Oddenino Family History

Luigi Oddenino

Joseph Oddenino's son Francesco Lorenzo Luigi Oddenino became known as Francis Lawrence Louis Oddenino in America and he primarily used Louis Oddenino, dropping the first two names of Francis Lawrence, for the most part. Louis was born in Chieri, Italy on October 4, 1861. The year 1861 was not only momentous as the year the U.S. Civil War began, it also marked the beginning of the Kingdom of Italy.

My only memory of "Grampa Louis," as he was sometimes called, is when I was five years old and my parents took me to see him at the nursing home he was at. I remember seeing an old man lying in bed, which is not so memorable in itself, but what stood out in my five-year-old eyes was that he was wearing a night cap! I had never seen a real person wearing a night cap. Only time I had seen someone wearing a night cap was the father in books telling the story of "T'was the night before Christmas." Grampa Louis is forever etched in my memory as the man wearing a night cap in that story.

Before Louis came to America, he worked in the Panama Canal zone during construction of the canal.  His daughter Mary is the source for this information as well as the fact that he spoke seven languages.  His work in the Panama Canal zone ended after the company for whom he had been working saw their headquarters engulfed by fire. 

My only memory of "Grampa Louis," as he was sometimes called, is when I was five years old and my parents took me to see him at the nursing home he was at. I remember seeing an old man lying in bed, which is not so memorable in itself, but what stood out in my five-year-old eyes was that he was wearing a night cap! I had never seen a real person wearing a night cap. Only time I had seen someone wearing a night cap was the father in books telling the story of "T'was the night before Christmas." Grampa Louis is forever etched in my memory as the man wearing a night cap in that story.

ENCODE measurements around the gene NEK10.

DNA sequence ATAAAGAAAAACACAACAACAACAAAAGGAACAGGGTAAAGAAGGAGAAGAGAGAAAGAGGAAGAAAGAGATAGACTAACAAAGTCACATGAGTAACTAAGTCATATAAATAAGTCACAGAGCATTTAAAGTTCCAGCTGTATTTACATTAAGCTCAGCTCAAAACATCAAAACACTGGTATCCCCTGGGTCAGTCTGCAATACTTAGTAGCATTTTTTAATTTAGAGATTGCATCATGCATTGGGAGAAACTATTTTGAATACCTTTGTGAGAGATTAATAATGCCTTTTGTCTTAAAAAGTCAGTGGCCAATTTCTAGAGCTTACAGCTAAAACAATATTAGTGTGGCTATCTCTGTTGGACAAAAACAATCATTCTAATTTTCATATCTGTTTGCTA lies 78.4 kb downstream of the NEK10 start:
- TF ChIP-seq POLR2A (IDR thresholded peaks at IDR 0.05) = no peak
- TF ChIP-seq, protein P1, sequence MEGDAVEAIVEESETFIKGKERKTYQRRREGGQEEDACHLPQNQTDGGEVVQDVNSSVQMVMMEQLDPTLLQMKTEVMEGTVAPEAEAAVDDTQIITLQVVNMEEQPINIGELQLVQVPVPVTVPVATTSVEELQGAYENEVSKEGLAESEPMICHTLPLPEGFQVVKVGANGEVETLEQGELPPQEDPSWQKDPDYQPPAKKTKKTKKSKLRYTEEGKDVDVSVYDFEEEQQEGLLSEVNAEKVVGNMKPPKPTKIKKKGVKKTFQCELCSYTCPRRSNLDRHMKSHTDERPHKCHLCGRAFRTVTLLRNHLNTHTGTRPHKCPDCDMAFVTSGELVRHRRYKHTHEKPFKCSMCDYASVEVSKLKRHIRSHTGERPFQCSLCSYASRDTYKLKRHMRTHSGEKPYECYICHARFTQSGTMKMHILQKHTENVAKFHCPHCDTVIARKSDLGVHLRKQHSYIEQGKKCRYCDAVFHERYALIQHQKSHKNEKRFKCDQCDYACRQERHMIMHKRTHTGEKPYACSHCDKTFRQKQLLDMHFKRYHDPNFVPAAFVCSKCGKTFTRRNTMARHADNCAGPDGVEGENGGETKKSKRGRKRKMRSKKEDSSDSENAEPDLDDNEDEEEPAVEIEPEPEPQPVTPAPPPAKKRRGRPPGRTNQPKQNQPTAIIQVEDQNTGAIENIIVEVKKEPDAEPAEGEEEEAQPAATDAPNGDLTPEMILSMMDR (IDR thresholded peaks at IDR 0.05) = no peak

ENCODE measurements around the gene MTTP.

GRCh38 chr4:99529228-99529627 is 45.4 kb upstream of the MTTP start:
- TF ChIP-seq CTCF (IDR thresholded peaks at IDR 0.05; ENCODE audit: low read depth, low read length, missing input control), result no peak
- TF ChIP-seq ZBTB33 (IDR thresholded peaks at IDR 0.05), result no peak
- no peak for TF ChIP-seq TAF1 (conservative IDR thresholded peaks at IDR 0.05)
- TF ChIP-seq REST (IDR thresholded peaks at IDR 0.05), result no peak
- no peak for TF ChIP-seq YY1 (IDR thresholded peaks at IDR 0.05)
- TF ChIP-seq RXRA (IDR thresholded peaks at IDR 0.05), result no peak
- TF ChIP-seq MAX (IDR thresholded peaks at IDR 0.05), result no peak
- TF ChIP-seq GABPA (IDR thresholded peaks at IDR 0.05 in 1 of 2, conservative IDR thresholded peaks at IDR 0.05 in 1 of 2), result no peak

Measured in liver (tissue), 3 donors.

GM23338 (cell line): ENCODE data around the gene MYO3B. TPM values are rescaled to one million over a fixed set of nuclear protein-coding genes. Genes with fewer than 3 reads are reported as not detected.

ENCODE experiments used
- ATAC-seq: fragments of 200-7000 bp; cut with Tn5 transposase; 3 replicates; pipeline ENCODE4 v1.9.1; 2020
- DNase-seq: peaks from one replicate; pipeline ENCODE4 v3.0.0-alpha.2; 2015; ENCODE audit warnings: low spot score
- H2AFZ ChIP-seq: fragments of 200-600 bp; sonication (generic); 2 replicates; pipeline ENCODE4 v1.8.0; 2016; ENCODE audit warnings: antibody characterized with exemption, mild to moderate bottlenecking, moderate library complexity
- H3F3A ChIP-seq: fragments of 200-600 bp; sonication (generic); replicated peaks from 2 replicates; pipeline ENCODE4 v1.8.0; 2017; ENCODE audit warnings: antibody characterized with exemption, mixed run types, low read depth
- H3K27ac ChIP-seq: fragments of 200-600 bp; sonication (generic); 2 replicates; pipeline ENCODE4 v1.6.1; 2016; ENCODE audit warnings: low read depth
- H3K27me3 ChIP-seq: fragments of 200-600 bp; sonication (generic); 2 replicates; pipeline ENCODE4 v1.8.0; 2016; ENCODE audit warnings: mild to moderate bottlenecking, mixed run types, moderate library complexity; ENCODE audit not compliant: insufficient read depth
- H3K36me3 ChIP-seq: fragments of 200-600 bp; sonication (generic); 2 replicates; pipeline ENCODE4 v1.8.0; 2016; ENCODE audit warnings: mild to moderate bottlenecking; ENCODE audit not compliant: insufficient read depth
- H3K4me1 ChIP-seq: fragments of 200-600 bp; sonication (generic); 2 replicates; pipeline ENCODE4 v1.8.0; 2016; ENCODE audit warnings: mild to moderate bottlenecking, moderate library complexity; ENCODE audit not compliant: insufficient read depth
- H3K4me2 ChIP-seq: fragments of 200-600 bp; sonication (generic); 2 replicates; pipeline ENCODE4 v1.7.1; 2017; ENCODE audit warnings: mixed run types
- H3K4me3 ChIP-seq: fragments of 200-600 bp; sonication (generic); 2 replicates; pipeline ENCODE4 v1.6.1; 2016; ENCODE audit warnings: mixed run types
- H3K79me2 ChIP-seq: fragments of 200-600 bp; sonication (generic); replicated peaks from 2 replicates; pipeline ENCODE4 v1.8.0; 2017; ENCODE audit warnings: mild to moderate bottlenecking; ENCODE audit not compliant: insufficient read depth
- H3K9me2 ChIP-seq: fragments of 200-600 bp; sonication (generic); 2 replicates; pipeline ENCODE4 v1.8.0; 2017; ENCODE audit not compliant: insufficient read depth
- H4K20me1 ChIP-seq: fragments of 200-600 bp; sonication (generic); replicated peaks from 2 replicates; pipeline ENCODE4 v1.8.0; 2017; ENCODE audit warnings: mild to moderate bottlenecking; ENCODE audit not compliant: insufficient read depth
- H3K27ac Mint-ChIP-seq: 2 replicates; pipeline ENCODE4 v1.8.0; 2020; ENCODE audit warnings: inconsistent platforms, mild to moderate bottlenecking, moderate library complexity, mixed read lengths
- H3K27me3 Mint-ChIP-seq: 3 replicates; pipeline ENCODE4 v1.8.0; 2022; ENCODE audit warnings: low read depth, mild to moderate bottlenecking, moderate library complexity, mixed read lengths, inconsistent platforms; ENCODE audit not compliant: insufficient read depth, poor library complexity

Before Louis came to America, he worked in the Panama Canal zone during construction of the canal.  His daughter Mary is the source for this information as well as the fact that he spoke seven languages.  His work in the Panama Canal zone ended after the company for whom he had been working saw their headquarters engulfed by fire. 

This company was reportedly involved with the sale of pharmaceuticals in the Canal zone.  Louis returned to Italy and then in 1887 he came to America with his mother Celina. About one year after he arrived in America, Louis married Mary Elizabeth Delph on the 19th of September 1888 in Madison County, Virginia.  Mary Elizabeth Delph was born on April 2, 1860 in Madison County, Virginia.  She was the daughter of Robert Delph and Adeline Kennon.  

 

Click here for a look at the historical events that took place during the life of Francesco Lorenzo Luigi Oddenino

Below is the Marriage License for Louis Oddenino and Mary Delph:

Here is a photo of Louis and Mary with their children, Lawrence, Charles, Mary and John, estimated to have been taken in approximately 1899:

Louis, Lawrence, Charles, Mary, John and Mary Delph Oddenino

Louis was, by all accounts, a very intelligent and active man.   His grandchildren report that he spoke English without any accent.  After coming to America he lived in Madison County at the farm in Aroda where he was one of the first to attempt to have a vineyard and winery in Virginia.

Reports are that he also worked for a time with the Land and Industrial Department of the the Southern Railway  in connection with settling European immigrants in the U.S. South.  Louis Oddenino used to hire people to work on the farm which was called Repton Mills.  He built a big two story chicken house at the farm. Here is a surviving lettter head that Louis used when he called the farm Repton Mills:

The farm is situated on beautiful rolling hills in central Virginia.  The road leading to the farm is the dirt one to the right.

Here is an autumn view of Elly Road leading up to the Oddenino Family Farm in Aroda, Virginia:

Here are some other views of the farm once known as Repton Mills:
Front of house Rolling hills

Rear of house

Side view of farm house

Old cabin on farm

The cabin restored

More recent photos of the property

Autumn in Aroda, Virginia
The family cemetery The house before renovation
The house after renovation:

Louis cared for his father Joseph on this farm in Madison County, Virginia until Joseph's death in the old cabin house on September 23, 1913.  Before Joseph's death, Louis assisted in insuring that Joseph received his appropriate Civil War pension.

After his father Joseph died, Louis submitted the following application for reimbursement to the Commissioner of Pensions: